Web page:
A: California customers cancelled three long term contracts with bell pepper companies because of uncertainties created by the CDFA.

Q: Are any actions being taken to address the problem?

A: The next step is that the USDA Secretary Mike Johanns and the Mexican Secretary of Agriculture Alberto Cardenas will meet next week on a range of topics that will include this issue of how California is executing and enforcing sanitary restrictions beyond those agreed to between the two governments.

Q: What other topics will be examined?

A: Internal military points are a critical area of concern. Basically, the U.S. government forces Mexico to take certification steps in the battle against drugs and smuggling. The Mexican response is internal check points, but unfortunately these check points, at the worst times of operation, double the trip from the farm to the border.

Basically, the U.S. sends lots of money for training and infrastructure but it winds up in places not useful for trade at the end of the day. Overall, the framework for increasing security in the region is problematic. These check points are a factor in reducing integration of the North American market and at the end of the day create more risk in the supply chain for smugglers because the system disrupts any transportation schedule. The shipper doesn’t know if the product has been tampered with or the truck is in line so long because of the checkpoints.

Because these check points are there and so inefficient at the moment, it makes it difficult to know why the truck was delayed, whether it is a legitimate reason waiting for inspection or potential tampering with the product. Check points within the interior of Mexico were ultimately set up at the request of the United States. At the end of the day nobody is taking responsibility for the long-term operation and it has resulted in dilapidated inspection points that end up creating as many problems as they are solving.

Q: What’s the solution?

A: The idea is to take the billions of dollars the U.S. spends and put it into modernizing those check points, translating similar technology currently in place at ports and airports, and already used in both Mexican and U.S. customs operations. The solution is putting in gamma ray machines at entry points to screen product much faster and in a less invasive way. It’s an easier and safer approach that minimizes potential impact.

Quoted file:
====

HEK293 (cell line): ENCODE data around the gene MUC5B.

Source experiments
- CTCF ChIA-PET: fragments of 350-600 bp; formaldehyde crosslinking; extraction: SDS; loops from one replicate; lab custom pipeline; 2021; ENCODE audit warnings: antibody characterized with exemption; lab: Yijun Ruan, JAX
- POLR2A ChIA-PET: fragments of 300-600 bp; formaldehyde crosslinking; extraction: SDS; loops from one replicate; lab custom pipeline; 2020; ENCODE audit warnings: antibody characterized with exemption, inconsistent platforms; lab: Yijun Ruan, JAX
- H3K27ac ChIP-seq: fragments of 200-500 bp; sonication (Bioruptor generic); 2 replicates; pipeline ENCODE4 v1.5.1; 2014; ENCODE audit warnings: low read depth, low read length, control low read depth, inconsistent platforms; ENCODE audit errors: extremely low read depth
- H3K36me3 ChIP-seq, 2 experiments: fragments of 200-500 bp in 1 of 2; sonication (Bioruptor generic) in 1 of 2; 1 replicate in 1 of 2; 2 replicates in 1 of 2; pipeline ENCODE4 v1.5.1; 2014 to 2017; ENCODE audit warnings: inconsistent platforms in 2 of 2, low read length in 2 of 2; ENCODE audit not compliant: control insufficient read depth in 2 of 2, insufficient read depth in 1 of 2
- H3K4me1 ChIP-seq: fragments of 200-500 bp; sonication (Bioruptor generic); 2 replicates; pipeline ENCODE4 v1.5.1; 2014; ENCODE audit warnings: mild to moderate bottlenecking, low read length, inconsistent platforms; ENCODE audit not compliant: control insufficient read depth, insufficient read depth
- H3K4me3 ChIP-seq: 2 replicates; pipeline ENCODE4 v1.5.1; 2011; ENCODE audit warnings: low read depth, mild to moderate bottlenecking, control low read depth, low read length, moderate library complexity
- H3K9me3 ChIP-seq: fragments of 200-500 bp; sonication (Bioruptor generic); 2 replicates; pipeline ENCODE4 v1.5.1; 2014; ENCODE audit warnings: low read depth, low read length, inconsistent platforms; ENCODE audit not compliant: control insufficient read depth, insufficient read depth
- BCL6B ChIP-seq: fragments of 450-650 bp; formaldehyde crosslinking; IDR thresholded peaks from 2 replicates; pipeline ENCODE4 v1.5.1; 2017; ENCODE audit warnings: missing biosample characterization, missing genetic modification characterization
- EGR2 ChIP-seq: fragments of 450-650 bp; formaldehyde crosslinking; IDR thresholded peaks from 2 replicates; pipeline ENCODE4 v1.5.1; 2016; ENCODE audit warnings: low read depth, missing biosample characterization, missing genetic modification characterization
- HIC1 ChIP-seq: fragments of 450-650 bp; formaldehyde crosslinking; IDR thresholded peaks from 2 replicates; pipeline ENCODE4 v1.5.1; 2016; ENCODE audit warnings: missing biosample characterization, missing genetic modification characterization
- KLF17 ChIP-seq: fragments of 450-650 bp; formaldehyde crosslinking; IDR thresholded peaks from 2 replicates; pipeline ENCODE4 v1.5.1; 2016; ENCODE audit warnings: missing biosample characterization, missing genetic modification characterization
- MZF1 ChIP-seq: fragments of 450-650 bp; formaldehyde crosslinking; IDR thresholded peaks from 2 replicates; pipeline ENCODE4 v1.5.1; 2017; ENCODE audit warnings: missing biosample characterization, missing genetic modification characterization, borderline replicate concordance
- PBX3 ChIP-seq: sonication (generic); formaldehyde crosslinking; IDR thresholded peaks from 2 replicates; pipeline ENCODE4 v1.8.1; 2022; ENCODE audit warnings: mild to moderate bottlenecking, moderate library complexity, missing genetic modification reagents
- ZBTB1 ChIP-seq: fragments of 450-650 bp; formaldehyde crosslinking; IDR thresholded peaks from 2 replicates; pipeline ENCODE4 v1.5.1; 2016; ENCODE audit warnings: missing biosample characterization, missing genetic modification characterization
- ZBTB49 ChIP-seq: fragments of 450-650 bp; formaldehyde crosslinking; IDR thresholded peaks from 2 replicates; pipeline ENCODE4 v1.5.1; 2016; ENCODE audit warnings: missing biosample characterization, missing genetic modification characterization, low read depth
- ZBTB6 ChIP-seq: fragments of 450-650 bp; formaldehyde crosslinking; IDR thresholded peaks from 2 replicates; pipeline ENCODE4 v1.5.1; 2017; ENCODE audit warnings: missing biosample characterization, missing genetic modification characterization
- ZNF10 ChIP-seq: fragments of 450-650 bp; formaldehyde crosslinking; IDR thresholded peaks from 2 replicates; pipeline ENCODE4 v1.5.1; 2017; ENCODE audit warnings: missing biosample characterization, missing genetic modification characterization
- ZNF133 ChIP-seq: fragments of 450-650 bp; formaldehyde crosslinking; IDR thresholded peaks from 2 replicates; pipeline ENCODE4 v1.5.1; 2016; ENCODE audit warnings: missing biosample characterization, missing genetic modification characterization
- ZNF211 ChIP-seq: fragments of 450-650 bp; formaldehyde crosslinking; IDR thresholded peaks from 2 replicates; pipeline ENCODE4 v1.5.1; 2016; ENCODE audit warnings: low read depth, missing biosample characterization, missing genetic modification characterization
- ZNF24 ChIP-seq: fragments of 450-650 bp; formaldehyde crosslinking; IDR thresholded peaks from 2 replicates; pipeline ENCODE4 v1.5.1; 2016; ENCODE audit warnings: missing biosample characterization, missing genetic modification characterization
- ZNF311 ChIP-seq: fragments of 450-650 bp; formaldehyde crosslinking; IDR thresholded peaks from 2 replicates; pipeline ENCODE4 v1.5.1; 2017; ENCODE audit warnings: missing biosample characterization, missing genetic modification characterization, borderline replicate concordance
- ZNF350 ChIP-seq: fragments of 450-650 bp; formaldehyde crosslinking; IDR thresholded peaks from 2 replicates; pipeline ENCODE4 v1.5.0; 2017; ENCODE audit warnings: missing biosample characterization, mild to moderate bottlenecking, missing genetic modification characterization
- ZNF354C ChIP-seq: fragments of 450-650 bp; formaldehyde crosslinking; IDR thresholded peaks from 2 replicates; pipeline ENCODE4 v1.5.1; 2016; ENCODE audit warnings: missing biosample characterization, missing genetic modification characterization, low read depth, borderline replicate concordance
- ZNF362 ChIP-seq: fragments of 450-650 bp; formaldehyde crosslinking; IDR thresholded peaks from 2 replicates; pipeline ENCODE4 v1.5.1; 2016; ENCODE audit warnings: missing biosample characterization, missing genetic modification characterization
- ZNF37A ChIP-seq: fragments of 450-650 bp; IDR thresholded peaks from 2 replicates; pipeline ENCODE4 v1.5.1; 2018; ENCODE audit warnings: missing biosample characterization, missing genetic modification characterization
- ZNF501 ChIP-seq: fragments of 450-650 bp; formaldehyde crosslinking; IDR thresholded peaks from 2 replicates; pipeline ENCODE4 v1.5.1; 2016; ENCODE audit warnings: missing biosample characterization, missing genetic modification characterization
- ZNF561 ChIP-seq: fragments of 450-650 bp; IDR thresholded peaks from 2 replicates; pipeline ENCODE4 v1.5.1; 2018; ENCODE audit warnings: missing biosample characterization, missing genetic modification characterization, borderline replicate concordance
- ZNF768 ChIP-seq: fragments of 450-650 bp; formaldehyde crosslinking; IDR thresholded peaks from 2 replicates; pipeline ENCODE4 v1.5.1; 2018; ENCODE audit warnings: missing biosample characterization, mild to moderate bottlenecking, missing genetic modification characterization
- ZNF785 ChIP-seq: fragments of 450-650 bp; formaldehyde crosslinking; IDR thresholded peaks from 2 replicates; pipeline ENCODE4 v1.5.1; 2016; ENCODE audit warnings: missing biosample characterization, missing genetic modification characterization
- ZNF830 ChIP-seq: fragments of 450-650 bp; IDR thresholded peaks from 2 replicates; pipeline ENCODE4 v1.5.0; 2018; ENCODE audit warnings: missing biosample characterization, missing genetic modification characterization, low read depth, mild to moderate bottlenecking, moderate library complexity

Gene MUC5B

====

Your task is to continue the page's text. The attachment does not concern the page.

It doesn’t take a lot for trade to be disrupted. One only has to throw the wrench of unpredictability in and it is easy to stop the wheels of commerce from turning.

A few things have to happen:

  1. If CDFA has a different standard than USDA-APHIS it needs to be published on the Internet so everyone can see it, conform to it or dispute it.

  2. There needs to be a public procedure for disputing CDFA standards that differ from USDA-APHIS standards.

  3. CDFA Officers need to be trained to identify all defined risks or need to have instantaneous access to experts who are so trained.

  4. There needs to be sufficient staffing at CDFA inspection stations to keep product moving on an expeditious basis.

  5. Appeal inspections need to be quickly available.

At the same time, as with food safety, the Mexican growers have to move toward a zero tolerance policy for deviation from standards. It is not acceptable that even one shipment be found with non-native scale.

Maybe the solution is to provide USDA-APHIS inspectors with the special California standards and deputize them to inspect, at the border, for CDFA compliance. If so the vans would be put under a special seal allowing shipment in or through California.

This way the inspectors would have no bias, but the standards they inspect to could still be high.

Mexico is not just a supplier to the U.S. It is a substantial buyer, and we are playing with fire if we allow our treaty obligations to Mexico to be undermined.